We’ve recently been alerted to a scam circulating within the UK and causing distress to parents or adults who knows someone by the name of “Sarah”.
The scam comes in the form of an SMS, which contains a message stating that “Sarah”, the purported sender, has been in a “small accident” and is asking the recipient to text back once they’ve received her message. The Teignmouth Police in Devon has shared the below tweet from someone who appears to have encountered the message himself:
The “Sarah” message reads:
Hi it’s Sarah, I need you to do me a favour if possible. I had a small accident and broke my fibula & left elbow. Can you text me back once you get this message x
Based on the number flashed on the above tweet, we found that this particular message may have been in circulation since April of this year. This number has also been tied to several cases of unsolicited calls to random users.
Mum i did try and phone from some else phone signal is really bad, there has been a terrible car accident. I’m in the ICU ward in hospital my phone ain’t switching on and needs charging. I’m on this mobile number please make sure you reply to this number, my friend didn’t make it he died before we got to hospital and his sister’s fighting for her life. Mum i had my seatbelt on, i’ve got a head injury but i’m ok. Going into Xray to be seen, please make sure you message me back and don’t phone cause mobile phones aren’t allowed here so please text in case I’m in there. I will go outside and phone you mum its really bad i need you to do me favour before it’s too late, as soon as you get my text please reply by text i need you to do me a favour mum, time is running out and i need you to do something mum
I'm on this mobile number please make sure you reply to this number, my friend didn't make it he died before we got to hospital and his sister's fighting for her life. Mum I had my seatbelt on, I've got a head injury but I'm ok. Going into Xray to be seen, please make sure you message me back and don't phone cause mobile phones aren't allowed here so please text in case I'm in there.
Other versions may still be in circulation at this time of writing.
SMS scams are not unheard of in the UK, and they use various social engineering tactics: some promise users with video games, glamour videos, and adult material, some simply wants to “catch up,” and some are designed to trick recipients into giving up their online account credentials, even two-factor verification codes. This particular scam is a great new addition to the SMS scam list in the UK, yet it’s not something we haven’t seen before elsewhere.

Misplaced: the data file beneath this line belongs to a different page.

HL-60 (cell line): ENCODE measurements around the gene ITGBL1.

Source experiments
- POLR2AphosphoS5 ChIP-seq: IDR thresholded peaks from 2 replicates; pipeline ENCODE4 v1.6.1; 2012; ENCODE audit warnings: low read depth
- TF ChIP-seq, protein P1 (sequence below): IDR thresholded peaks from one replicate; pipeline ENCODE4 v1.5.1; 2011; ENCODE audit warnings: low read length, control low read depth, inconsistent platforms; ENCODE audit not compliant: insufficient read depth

Three years ago, we were alerted with a similar SMS scam campaign in the Philippines, with the purported sender asking for top up so he/she can make an emergency call.
Those who receive SMS messages from numbers not in their phone contacts may feel compelled to respond, but it is always best to err on the side of caution. Nowadays, merely replying to such messages could cost the recipient a certain amount of money, which they may not be able to get back. If the sender purports to be someone you know—in this case, “Sarah”—it is best to contact this person’s phone number directly even if “she” told you not to.
Parents, if you receive an SMS message similar to what we have featured here, first make sure you’re calm before thinking of contacting the purported sender. Be aware that scammers playing on fear are out there and are always on the lookout for new targets whom they can squeeze out money from. And second, contact your child’s phone directly to make sure they’re fine. This way, you can easily thwart this type of SMS scam.
- Ofcom’s page on Spam texts
- ActionFraud’s online fraud reporting tool
- SMS scams: How to defend yourself